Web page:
While Sophie begins a path of self-growth, Howl shows that the harmful impact of beauty myths are not only limited to women. Howl colours his hair badly after Sophie has cleaned and rearranged the bathroom and dramatically wails that “there’s no point in living if [he] can’t be beautiful”—echoing Wolf’s discussion about a lack of beauty being the worst thing that can happen to a person. For a moment, both Howl and Sophie are overcome with grief. Sophie declares that she has never been beautiful and runs into the rain to cry. Even in his despair, it is simple for Howl to magically fix his hair in a moment; Sophie, however, is still trapped under several additional layers of social stigma. 

Howl despairing because of his bad hair dye

Howl reveals that his obsession with beauty hides deeper fears, as he is being pressured to use his magic to intervene in the ongoing war. Sophie, no longer burdened with expectations of prettiness, finds herself able to engage with political life for the first time as she goes to the palace in Howl’s place. On her way there, she meets the Witch of the Waste and asks her to break the spell upon her. The witch reveals that she cannot. Her powers stripped from her at the palace, she is revealed to be a harmless old woman. 

Sophie is juxtaposed against the witch, who once used spells to create beauty, but is old and frail. However, she, too, ultimately regains her vitality. Initially selfish and vain, pursuing a man who did not want her, she ends up showing her own growth by helping Sophie. As the movie comes to an end, the witch and Sophie are no longer rivals. Sophie takes care of the witch in her elderly state, and the witch both metaphorically and literally relents her supposed claim on Howl’s heart.

When Sophie tells the witch that she has “a big heart,” our younger and older women are united as both leave the beauty myth behind. While the beauty myth is designed to artificially pit generations of women against each other, acceptance of the wisdom of age does the very opposite. As Sophie and the witch grow together, each is able to offer value to the other. Sophie and the witch grow more vital and alive once the false “competition” over Howl is left behind. 

Sophie sitting on the edge of the Witch's sickbed, the Witch appearing as a small old woman

As Sophie reveals her inner strength and passion, her youth begins to return to her. Sophie reveals that passion, self-acceptance and wisdom are the true roots of beauty. No longer timid, Sophie doesn’t need potions to break the spell of age. Instead, she stands in her strength and power. This enables her to free herself, Howl and her friends from sorcery. As Howl has his heart returned to him, he comments on Sophie’s grey hair, telling her it has all the beauty of the stars—a poetic compliment that rejects grey hair’s usual association with old age and thus ugliness. Even more importantly, Sophie’s response is that she too likes her new hair; ending the story with her self-love equally important to that of her romantic partner.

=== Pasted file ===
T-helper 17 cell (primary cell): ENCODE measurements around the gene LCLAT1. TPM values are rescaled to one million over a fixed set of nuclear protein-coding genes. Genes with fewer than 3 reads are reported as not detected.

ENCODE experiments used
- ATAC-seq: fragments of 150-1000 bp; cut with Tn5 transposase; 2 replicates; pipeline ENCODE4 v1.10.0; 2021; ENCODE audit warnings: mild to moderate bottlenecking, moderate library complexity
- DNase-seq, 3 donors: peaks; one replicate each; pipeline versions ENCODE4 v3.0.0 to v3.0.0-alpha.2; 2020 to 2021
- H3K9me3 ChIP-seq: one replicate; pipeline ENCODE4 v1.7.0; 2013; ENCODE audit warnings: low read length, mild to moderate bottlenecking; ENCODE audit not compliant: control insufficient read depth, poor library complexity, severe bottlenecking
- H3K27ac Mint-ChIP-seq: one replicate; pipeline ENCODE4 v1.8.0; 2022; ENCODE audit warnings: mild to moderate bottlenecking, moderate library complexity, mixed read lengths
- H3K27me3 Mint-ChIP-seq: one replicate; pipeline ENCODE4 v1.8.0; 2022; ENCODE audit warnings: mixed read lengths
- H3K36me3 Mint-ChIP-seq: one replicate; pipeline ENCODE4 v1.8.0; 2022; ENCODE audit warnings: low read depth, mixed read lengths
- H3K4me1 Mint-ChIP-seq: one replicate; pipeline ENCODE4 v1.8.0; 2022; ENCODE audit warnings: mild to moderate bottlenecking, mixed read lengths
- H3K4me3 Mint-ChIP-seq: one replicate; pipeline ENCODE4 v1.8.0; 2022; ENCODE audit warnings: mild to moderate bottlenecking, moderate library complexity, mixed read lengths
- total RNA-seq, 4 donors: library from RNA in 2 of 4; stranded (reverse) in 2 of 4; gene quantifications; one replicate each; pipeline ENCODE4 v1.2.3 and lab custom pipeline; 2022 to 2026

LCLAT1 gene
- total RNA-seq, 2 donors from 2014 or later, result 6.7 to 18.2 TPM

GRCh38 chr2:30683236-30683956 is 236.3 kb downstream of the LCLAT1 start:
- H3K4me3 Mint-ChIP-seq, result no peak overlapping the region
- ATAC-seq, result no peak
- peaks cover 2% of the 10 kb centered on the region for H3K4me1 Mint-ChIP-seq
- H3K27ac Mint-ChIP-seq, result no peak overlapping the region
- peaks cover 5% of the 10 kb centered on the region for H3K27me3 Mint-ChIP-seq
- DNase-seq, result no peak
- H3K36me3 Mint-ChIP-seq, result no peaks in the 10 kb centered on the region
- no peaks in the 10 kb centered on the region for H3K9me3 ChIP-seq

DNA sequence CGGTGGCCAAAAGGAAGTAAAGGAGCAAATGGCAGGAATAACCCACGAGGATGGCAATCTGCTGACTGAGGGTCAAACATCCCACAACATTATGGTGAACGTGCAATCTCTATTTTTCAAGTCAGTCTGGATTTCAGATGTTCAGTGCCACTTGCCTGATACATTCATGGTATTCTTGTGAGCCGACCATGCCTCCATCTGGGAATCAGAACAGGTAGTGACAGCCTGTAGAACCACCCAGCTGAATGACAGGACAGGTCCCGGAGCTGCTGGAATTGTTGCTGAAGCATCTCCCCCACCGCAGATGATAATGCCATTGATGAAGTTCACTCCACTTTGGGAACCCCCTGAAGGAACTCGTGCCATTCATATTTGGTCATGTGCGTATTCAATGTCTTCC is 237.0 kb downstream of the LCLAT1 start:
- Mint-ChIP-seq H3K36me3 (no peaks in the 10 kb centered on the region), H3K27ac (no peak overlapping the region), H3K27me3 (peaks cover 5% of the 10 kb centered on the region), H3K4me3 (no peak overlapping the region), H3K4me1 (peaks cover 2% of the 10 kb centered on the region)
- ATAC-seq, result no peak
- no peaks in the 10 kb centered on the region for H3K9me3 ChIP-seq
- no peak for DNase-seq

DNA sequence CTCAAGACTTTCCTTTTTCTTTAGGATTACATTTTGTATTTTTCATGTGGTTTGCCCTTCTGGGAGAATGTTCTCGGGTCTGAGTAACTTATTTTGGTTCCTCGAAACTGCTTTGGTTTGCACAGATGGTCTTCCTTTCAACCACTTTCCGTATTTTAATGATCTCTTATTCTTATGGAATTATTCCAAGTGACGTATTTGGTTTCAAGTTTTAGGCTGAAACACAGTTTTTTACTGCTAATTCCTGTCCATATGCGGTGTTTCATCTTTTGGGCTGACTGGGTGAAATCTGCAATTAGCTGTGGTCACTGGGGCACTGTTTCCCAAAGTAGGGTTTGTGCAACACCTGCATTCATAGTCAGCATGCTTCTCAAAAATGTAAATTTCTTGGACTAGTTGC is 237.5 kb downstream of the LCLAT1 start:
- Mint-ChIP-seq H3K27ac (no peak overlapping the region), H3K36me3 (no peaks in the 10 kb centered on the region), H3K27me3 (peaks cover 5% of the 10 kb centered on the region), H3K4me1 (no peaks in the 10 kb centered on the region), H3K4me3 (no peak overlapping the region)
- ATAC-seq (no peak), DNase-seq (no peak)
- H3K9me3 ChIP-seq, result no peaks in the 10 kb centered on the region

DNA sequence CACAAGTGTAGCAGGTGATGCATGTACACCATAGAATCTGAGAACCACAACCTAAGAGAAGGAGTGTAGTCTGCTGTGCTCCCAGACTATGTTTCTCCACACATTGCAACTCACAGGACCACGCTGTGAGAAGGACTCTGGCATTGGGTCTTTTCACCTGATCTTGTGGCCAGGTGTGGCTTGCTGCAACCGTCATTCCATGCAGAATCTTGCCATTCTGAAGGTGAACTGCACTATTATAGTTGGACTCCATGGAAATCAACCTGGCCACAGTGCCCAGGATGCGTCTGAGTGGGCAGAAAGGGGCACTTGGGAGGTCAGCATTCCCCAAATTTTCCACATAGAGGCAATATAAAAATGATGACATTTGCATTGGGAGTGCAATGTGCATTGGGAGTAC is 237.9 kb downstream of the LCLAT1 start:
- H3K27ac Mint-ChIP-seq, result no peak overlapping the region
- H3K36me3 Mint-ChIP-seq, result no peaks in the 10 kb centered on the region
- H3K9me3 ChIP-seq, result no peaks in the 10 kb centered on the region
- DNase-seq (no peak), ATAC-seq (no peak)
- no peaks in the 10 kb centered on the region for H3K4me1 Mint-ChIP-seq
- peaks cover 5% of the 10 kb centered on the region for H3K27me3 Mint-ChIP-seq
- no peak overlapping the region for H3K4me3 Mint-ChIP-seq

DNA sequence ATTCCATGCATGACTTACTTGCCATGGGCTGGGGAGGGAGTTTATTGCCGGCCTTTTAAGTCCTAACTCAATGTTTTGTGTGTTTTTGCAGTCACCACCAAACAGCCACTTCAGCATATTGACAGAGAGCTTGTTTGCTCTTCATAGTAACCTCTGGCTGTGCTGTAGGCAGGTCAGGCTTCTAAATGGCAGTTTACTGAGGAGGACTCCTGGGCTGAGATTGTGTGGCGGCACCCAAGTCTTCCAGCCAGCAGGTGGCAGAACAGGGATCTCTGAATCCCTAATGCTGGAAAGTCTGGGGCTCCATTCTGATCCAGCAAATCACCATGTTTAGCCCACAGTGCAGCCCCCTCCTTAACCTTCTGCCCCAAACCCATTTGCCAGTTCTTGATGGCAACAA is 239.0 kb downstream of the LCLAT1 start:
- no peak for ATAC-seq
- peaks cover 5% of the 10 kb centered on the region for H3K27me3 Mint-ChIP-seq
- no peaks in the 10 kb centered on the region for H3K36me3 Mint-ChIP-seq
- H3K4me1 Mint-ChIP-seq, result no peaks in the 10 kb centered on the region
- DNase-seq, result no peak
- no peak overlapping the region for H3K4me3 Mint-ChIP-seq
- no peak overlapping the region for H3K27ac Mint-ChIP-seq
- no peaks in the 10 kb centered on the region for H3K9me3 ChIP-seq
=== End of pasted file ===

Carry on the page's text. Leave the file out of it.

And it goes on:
Howl’s Moving Castle shows the strength of a female protagonist who is willing to embrace her age, and whose age sets her free from convention and lets her explore her wisdom and her deep feelings. Sophie’s true transformation is her reliance on inner strength to survive the curse of not being beautiful. In doing so, she not only shows true beauty but restores the hearts of others. 

Sophie and Howl smiling at each other. Sophie's face and figure look youthful again, but her hair is still silver

While chasing after youth, vitality and appearance seem to promise love, Howl’s Moving Castle shows a different truth. In this narrative, self-acceptance, wisdom and growth are powerful. Sophie’s strength is juxtaposed against the fragility of the Beauty Myth, which causes jealousy, insecurity and the need for women to compete.

By presenting a complex female lead with a beauty that is more than skin deep, Howl’s Moving Castle shows that beauty does not die with age. Instead, it increases with wisdom. In this way, the movie challenges ageism as well as the limited roles women can play in a hero’s story. Howl’s Moving Castle shows that true love defies age and that true strength comes when we no longer run from the aging process.